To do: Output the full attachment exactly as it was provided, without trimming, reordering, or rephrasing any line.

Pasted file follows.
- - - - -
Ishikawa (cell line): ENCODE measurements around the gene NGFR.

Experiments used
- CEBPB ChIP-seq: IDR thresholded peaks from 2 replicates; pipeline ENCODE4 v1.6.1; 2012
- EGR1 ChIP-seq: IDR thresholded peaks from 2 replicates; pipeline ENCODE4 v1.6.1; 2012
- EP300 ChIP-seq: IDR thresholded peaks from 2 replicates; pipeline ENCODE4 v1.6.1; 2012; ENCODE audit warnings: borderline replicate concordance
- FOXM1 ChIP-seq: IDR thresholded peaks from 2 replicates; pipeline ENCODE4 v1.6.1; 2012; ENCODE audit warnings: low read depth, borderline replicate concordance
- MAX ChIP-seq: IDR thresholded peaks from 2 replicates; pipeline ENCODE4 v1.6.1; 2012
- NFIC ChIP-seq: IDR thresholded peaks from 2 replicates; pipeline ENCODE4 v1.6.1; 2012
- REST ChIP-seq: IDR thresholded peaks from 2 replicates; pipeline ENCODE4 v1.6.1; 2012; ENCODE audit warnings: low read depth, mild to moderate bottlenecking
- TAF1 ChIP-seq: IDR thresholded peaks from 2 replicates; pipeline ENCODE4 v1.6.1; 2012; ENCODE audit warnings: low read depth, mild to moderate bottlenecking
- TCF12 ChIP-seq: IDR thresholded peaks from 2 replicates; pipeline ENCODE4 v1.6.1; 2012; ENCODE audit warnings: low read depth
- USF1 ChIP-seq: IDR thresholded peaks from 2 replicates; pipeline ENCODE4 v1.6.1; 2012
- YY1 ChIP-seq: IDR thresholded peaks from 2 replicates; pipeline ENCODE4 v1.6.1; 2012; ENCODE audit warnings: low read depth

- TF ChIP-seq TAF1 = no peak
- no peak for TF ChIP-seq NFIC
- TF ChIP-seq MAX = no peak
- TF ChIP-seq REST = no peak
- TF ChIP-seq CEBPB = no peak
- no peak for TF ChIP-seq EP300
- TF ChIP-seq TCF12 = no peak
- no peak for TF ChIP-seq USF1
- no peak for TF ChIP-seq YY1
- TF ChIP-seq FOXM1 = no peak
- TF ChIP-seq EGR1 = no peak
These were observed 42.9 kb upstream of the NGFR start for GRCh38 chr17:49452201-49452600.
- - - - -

Ishikawa (cell line): ENCODE measurements around the gene NGFR.

Experiments used
- CEBPB ChIP-seq: IDR thresholded peaks from 2 replicates; pipeline ENCODE4 v1.6.1; 2012
- EGR1 ChIP-seq: IDR thresholded peaks from 2 replicates; pipeline ENCODE4 v1.6.1; 2012
- EP300 ChIP-seq: IDR thresholded peaks from 2 replicates; pipeline ENCODE4 v1.6.1; 2012; ENCODE audit warnings: borderline replicate concordance
- FOXM1 ChIP-seq: IDR thresholded peaks from 2 replicates; pipeline ENCODE4 v1.6.1; 2012; ENCODE audit warnings: low read depth, borderline replicate concordance
- MAX ChIP-seq: IDR thresholded peaks from 2 replicates; pipeline ENCODE4 v1.6.1; 2012
- NFIC ChIP-seq: IDR thresholded peaks from 2 replicates; pipeline ENCODE4 v1.6.1; 2012
- REST ChIP-seq: IDR thresholded peaks from 2 replicates; pipeline ENCODE4 v1.6.1; 2012; ENCODE audit warnings: low read depth, mild to moderate bottlenecking
- TAF1 ChIP-seq: IDR thresholded peaks from 2 replicates; pipeline ENCODE4 v1.6.1; 2012; ENCODE audit warnings: low read depth, mild to moderate bottlenecking
- TCF12 ChIP-seq: IDR thresholded peaks from 2 replicates; pipeline ENCODE4 v1.6.1; 2012; ENCODE audit warnings: low read depth
- USF1 ChIP-seq: IDR thresholded peaks from 2 replicates; pipeline ENCODE4 v1.6.1; 2012
- YY1 ChIP-seq: IDR thresholded peaks from 2 replicates; pipeline ENCODE4 v1.6.1; 2012; ENCODE audit warnings: low read depth

- TF ChIP-seq TAF1 = no peak
- no peak for TF ChIP-seq NFIC
- TF ChIP-seq MAX = no peak
- TF ChIP-seq REST = no peak
- TF ChIP-seq CEBPB = no peak
- no peak for TF ChIP-seq EP300
- TF ChIP-seq TCF12 = no peak
- no peak for TF ChIP-seq USF1
- no peak for TF ChIP-seq YY1
- TF ChIP-seq FOXM1 = no peak
- TF ChIP-seq EGR1 = no peak
These were observed 42.9 kb upstream of the NGFR start for GRCh38 chr17:49452201-49452600.